Bill Henson

Untitled 28/77 from the series 'Paris Opera Project', 1990-1991
type C photograph
125.2 x 125.2 cm – sight; 157 x 157 cm - frame
5 from an edition of 5 (original edition)


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Tolarno Galleries, Melbourne
Acquired from the above by the present owner on 18 November 2003

Another from this edition is in the collection of the Art Gallery of New South Wales, Sydney

In 1990, Bill Henson was commissioned by the Paris Opera House to produce a series of photographs inspired by the culture and atmosphere of the Opera. Henson’s response was to photograph the audience. Visiting the three great Parisian Opera Houses several times over the year, he made a series of photographic sketches. In his Melbourne studio, he restaged and directed these images to capture and accentuate the sublime attentiveness with which we watch a stage performance. Henson’s treatment of the subject is so finely evocative, Australian art historian and curator Gael Newton was moved to write ‘his figures are passive but, in losing themselves, seem to live more intensely.’ 

Alluding to the chiaroscuro lighting of sixteenth century European masters, these subjects sit in darkness, their features heightened by the dramatic glow of stage lighting. Bordering on the painterly and the cinematic, Henson combines surface and depth to reflect a liminal space between the mystical and the real. The French painters, with whom he so often blends his palate and velvety-rich tones, are easily accessible in this world of the Paris Opera.  

‘The evocative portrait series Paris Opera Project brings a strangely discontinuous space to the viewer. Part of a much larger series, the portraits play out the drama of opera as if in five acts. Moving from a moody landscape in half-light to a young girl who lifts her hand to grasp the darkness, the inky blackness of the theatre leads us through the other portraits of opera viewers deep in concentration. The final image, like the first, is a fuzzy landscape, where a barely discernible hill of trees is mirrored by trailing clouds, the space between reflecting the shimmering night sky. Like video artist Bill Viola, Henson chooses not to show the action of the stage but rather the audience in full devotional contemplation. Often likened to painting, Henson's artistic process is not unlike the painter's struggle: 'just as you can scrape back areas of painting and go over them, you do follow something along over maybe several weeks and change things until it slips past its best point and you lose it. And then there's a long, often a very long, period when the work is turning into something else - you can't wind it back to whatever it was.' (Sebastian Smee in conversation with Bill Henson (1994) in Bill Henson, Mnemosyne, Art Gallery of NSW, Sydney/Scalo, Zurich 2005, p 440)

  • Untitled 28/77 from the series 'Paris Opera Project'

Image courtesy of the artist and Roslyn Oxley9 Gallery, Sydney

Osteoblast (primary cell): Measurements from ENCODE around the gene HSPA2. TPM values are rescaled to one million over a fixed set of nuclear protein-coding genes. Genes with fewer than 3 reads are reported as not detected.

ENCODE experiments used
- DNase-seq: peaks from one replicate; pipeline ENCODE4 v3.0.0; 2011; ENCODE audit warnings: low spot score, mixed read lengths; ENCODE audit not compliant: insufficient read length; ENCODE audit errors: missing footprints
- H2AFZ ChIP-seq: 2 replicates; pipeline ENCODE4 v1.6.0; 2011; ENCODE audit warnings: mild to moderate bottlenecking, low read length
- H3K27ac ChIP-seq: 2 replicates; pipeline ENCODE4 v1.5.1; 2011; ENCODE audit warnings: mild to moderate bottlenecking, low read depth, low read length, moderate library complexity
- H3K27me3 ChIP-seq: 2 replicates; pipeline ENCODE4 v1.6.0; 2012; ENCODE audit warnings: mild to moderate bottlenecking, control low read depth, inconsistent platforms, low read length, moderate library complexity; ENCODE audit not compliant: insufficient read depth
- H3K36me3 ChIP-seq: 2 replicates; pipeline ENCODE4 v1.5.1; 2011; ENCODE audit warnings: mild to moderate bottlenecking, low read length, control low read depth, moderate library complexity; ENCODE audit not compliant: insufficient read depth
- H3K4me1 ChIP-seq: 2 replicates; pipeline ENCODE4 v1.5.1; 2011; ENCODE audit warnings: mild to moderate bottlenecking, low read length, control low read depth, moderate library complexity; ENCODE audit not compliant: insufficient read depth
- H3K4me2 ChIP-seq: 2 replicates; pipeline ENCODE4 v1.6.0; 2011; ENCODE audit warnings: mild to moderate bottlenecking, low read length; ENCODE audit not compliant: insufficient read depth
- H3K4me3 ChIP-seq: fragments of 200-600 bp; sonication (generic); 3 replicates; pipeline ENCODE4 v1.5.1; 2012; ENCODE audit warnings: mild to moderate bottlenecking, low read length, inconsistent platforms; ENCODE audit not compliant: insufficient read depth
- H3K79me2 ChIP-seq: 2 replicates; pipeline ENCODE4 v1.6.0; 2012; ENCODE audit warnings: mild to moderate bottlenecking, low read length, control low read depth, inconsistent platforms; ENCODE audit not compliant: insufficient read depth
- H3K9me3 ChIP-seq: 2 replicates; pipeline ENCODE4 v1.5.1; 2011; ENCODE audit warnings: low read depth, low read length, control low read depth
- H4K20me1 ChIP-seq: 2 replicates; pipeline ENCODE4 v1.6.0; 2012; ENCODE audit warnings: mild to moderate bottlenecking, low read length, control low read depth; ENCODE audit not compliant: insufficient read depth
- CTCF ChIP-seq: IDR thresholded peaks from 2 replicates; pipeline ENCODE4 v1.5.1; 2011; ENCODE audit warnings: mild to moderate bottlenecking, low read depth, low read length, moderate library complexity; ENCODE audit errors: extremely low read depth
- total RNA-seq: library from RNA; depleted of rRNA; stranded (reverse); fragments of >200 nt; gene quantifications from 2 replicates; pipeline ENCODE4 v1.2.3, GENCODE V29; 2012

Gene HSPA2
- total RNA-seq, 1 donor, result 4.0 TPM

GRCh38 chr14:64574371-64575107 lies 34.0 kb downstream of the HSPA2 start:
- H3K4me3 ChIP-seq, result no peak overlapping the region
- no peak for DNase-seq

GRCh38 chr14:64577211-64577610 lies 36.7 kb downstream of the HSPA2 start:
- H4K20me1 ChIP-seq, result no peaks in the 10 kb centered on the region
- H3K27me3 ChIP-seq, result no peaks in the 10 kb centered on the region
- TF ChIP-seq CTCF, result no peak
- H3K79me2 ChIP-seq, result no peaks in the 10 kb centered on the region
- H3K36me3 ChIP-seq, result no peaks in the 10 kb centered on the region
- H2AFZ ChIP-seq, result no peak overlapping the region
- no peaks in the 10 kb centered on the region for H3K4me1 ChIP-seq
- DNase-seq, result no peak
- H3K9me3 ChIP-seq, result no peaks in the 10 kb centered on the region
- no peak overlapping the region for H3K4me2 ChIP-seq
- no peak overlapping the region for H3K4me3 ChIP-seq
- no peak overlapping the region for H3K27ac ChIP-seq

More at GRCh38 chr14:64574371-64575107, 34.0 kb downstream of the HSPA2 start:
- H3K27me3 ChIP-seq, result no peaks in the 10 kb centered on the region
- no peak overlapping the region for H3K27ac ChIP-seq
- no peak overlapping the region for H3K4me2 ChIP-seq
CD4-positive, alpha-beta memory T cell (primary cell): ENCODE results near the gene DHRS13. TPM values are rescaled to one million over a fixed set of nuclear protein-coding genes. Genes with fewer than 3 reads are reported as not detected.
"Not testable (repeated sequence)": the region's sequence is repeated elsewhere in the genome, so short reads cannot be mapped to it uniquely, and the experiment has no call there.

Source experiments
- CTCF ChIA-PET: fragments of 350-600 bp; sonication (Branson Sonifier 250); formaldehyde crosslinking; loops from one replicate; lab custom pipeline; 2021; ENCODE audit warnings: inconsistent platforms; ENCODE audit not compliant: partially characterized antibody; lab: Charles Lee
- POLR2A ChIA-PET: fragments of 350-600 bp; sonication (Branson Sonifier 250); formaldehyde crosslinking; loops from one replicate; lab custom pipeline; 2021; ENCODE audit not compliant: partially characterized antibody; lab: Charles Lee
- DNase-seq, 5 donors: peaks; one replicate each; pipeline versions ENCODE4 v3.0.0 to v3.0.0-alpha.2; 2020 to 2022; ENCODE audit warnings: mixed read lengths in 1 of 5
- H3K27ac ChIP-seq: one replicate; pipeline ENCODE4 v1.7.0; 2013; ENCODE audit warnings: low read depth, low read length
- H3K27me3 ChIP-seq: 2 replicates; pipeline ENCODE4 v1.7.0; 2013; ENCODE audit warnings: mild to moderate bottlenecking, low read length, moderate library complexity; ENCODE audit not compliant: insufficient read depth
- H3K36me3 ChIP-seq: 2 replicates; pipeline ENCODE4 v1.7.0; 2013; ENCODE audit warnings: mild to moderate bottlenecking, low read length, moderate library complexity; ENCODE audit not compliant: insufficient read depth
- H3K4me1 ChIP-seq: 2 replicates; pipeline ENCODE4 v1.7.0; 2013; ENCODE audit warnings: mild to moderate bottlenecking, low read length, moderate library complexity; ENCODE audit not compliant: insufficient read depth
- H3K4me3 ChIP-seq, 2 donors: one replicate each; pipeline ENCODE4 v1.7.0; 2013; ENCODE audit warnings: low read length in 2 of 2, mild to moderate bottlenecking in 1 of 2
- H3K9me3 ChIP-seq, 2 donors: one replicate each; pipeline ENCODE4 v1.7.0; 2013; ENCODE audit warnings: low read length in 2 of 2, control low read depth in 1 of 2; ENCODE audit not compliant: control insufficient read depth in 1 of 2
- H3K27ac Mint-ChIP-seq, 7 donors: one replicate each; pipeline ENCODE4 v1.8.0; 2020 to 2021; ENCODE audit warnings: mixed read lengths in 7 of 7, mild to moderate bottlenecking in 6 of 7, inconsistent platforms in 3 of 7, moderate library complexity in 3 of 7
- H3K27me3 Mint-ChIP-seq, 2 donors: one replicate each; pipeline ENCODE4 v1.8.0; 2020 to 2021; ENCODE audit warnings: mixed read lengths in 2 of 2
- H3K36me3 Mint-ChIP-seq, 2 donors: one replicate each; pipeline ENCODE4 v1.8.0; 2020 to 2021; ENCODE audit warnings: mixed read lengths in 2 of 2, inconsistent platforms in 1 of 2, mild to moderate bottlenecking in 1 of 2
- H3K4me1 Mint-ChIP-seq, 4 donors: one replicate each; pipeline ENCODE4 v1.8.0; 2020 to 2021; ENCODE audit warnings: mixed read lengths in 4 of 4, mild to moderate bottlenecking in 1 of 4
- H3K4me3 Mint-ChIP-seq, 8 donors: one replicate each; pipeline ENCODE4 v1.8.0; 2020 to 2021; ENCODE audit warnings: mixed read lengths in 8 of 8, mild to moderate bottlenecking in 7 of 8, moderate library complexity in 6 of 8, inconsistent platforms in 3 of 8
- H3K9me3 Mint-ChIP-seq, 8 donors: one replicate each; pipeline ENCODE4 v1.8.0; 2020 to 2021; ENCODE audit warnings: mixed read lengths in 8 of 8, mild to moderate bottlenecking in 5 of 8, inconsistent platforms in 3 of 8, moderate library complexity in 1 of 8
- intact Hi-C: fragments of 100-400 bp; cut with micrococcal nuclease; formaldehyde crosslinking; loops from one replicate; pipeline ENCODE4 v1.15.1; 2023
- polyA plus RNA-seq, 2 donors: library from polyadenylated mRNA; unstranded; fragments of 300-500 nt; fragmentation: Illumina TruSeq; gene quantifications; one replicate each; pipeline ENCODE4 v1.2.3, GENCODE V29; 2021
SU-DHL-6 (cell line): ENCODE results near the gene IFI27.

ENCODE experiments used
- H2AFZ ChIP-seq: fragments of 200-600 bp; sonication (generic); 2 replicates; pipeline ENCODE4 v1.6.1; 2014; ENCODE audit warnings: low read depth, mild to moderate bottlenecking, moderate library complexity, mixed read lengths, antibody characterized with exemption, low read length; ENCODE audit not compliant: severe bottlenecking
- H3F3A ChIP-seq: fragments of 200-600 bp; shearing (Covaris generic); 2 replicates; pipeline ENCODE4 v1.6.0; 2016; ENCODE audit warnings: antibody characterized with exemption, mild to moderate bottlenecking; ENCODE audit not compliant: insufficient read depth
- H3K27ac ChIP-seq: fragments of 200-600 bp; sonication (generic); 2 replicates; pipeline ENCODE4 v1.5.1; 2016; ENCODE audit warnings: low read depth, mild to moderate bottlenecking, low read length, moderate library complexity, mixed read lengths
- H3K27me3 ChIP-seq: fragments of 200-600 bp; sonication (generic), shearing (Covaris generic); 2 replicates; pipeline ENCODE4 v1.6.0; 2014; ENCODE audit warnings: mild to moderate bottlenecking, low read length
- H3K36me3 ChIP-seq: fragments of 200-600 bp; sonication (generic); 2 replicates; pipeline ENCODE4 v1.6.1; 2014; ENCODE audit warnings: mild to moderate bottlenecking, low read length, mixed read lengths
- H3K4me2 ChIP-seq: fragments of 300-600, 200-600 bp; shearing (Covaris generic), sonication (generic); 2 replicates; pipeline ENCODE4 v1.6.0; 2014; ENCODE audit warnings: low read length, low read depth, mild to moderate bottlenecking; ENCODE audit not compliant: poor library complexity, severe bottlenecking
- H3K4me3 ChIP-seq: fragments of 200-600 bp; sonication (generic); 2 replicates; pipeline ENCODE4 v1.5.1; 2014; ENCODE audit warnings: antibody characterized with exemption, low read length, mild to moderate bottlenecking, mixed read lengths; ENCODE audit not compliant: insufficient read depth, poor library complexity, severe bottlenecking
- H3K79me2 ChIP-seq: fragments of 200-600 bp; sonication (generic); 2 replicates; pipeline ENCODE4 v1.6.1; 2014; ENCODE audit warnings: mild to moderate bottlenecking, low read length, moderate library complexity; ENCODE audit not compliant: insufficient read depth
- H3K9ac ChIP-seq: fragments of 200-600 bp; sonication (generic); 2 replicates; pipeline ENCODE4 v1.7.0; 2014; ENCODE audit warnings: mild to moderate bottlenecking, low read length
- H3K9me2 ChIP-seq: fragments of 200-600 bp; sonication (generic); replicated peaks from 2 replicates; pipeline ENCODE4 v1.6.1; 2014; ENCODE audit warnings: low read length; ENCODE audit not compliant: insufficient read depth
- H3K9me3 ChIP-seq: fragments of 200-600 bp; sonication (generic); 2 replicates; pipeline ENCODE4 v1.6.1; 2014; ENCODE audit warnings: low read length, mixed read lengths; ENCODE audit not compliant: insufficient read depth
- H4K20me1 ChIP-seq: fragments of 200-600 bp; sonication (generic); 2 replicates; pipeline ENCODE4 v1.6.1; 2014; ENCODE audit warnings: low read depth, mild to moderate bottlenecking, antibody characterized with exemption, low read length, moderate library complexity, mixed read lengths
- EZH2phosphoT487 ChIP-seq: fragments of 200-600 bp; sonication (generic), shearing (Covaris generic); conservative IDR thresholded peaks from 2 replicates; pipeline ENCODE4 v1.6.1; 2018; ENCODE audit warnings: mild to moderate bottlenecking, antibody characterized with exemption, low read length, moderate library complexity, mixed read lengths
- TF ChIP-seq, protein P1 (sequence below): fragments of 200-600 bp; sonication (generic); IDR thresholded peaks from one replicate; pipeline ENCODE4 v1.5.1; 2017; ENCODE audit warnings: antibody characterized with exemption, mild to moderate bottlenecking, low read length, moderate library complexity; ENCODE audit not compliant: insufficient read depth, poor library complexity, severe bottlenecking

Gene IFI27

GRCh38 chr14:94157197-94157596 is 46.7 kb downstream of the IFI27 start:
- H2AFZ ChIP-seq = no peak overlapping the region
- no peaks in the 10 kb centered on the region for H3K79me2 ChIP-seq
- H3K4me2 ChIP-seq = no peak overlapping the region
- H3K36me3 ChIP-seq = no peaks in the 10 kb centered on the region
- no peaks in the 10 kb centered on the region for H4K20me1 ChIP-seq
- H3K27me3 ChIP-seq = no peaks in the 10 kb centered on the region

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'Henson’s work is a celebration of the amoral. He makes no judgements, takes no positions, addresses no issues and yet reveals all manner of human instincts, intuitions and imaginings. His work and its inviting intrigue compel us to contemplate the imponderable and to wonder at the impenetrable. As such they are revelations of the imagination made seductively tangible but never fully complete or comprehensible.' (Edmund Capon on Bill Henson, 2004)

Bill Henson is one of Australia’s leading photographers. He has exhibited for over forty years in Australia and internationally, with his first major show coming at the age of just nineteen at the National Gallery of Victoria, Melbourne. Whether working with figures, landscapes or architecture, Henson’s theatricality, masterful handling of light and willingness to experiment with printing processes yield rich, painterly surfaces that have left an indelible mark on the history of photography.

Writings on Henson abound with literary comparisons from Marcel Proust to W.G. Sebald, the common denominator being the belief that the body is an artistic medium. Whether candidly capturing the lives of ordinary people in Melbourne’s CBD as a photographic embodiment of Baudelaire’s flâneur or in his staged and highly theatrical tableaux vivant images exploring youth and sexuality, Henson is unrelenting in his quest to document the totality of human experience from the depths of boredom to the peaks of ecstasy.

In 1995, Henson represented Australia at the 46th Venice Biennale with his unique and highly celebrated ‘cut-screen’ photographic works. In 2005, the Art Gallery of New South Wales, Sydney, staged a survey of Henson’s work that travelled to the National Gallery of Victoria in 2006 to unprecedented crowds. In 2006, too, he staged his second major international solo exhibition, Twilight, held at the Victoria and Albert Museum, London. In recent years, the Art Gallery of New South Wales held a show dedicated to his Cloud Landscapes, and in 2017 he showed at the National Gallery Victoria as part of their Festival of Photography. His work is the subject of two extensive monographs: Lux et Nox, 2002, and Mnemosyne, 2005, both published by Scalo, Switzerland.